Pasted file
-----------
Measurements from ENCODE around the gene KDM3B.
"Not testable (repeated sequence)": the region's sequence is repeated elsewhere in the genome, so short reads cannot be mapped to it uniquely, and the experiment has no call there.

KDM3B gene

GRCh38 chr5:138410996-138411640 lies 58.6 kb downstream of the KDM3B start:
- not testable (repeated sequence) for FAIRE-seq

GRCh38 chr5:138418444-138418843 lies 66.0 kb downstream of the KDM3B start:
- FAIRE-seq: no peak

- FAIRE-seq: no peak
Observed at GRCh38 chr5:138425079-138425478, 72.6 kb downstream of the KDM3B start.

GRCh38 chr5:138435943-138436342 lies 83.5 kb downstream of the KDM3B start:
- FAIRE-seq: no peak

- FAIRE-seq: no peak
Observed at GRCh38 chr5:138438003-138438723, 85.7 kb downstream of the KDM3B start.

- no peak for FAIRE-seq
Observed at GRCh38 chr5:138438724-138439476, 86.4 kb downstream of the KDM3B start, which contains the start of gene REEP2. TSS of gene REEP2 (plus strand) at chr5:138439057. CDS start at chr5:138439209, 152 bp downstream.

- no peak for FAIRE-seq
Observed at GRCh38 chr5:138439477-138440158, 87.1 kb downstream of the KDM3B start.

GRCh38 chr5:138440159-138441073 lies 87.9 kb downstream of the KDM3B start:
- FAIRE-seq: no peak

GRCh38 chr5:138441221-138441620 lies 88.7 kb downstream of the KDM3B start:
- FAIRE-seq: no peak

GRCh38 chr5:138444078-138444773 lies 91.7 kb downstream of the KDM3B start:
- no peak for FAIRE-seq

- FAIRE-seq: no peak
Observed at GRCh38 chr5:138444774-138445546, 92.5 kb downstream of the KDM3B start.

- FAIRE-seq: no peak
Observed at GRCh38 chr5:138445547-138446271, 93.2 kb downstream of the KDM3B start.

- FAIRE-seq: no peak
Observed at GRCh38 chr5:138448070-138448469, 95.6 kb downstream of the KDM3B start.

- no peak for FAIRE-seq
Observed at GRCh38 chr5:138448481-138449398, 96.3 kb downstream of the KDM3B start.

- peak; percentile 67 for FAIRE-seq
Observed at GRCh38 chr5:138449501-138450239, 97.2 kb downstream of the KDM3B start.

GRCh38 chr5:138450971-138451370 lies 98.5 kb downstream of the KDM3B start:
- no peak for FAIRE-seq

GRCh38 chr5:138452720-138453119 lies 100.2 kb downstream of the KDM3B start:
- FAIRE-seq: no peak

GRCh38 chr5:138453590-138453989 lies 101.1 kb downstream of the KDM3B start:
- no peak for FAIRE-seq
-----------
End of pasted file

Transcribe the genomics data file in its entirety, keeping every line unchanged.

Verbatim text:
Measurements from ENCODE around the gene KDM3B.
"Not testable (repeated sequence)": the region's sequence is repeated elsewhere in the genome, so short reads cannot be mapped to it uniquely, and the experiment has no call there.

KDM3B gene

GRCh38 chr5:138410996-138411640 lies 58.6 kb downstream of the KDM3B start:
- not testable (repeated sequence) for FAIRE-seq

GRCh38 chr5:138418444-138418843 lies 66.0 kb downstream of the KDM3B start:
- FAIRE-seq: no peak

- FAIRE-seq: no peak
Observed at GRCh38 chr5:138425079-138425478, 72.6 kb downstream of the KDM3B start.

GRCh38 chr5:138435943-138436342 lies 83.5 kb downstream of the KDM3B start:
- FAIRE-seq: no peak

- FAIRE-seq: no peak
Observed at GRCh38 chr5:138438003-138438723, 85.7 kb downstream of the KDM3B start.

- no peak for FAIRE-seq
Observed at GRCh38 chr5:138438724-138439476, 86.4 kb downstream of the KDM3B start, which contains the start of gene REEP2. TSS of gene REEP2 (plus strand) at chr5:138439057. CDS start at chr5:138439209, 152 bp downstream.

- no peak for FAIRE-seq
Observed at GRCh38 chr5:138439477-138440158, 87.1 kb downstream of the KDM3B start.

GRCh38 chr5:138440159-138441073 lies 87.9 kb downstream of the KDM3B start:
- FAIRE-seq: no peak

GRCh38 chr5:138441221-138441620 lies 88.7 kb downstream of the KDM3B start:
- FAIRE-seq: no peak

GRCh38 chr5:138444078-138444773 lies 91.7 kb downstream of the KDM3B start:
- no peak for FAIRE-seq

- FAIRE-seq: no peak
Observed at GRCh38 chr5:138444774-138445546, 92.5 kb downstream of the KDM3B start.

- FAIRE-seq: no peak
Observed at GRCh38 chr5:138445547-138446271, 93.2 kb downstream of the KDM3B start.

- FAIRE-seq: no peak
Observed at GRCh38 chr5:138448070-138448469, 95.6 kb downstream of the KDM3B start.

- no peak for FAIRE-seq
Observed at GRCh38 chr5:138448481-138449398, 96.3 kb downstream of the KDM3B start.

- peak; percentile 67 for FAIRE-seq
Observed at GRCh38 chr5:138449501-138450239, 97.2 kb downstream of the KDM3B start.

GRCh38 chr5:138450971-138451370 lies 98.5 kb downstream of the KDM3B start:
- no peak for FAIRE-seq

GRCh38 chr5:138452720-138453119 lies 100.2 kb downstream of the KDM3B start:
- FAIRE-seq: no peak

GRCh38 chr5:138453590-138453989 lies 101.1 kb downstream of the KDM3B start:
- no peak for FAIRE-seq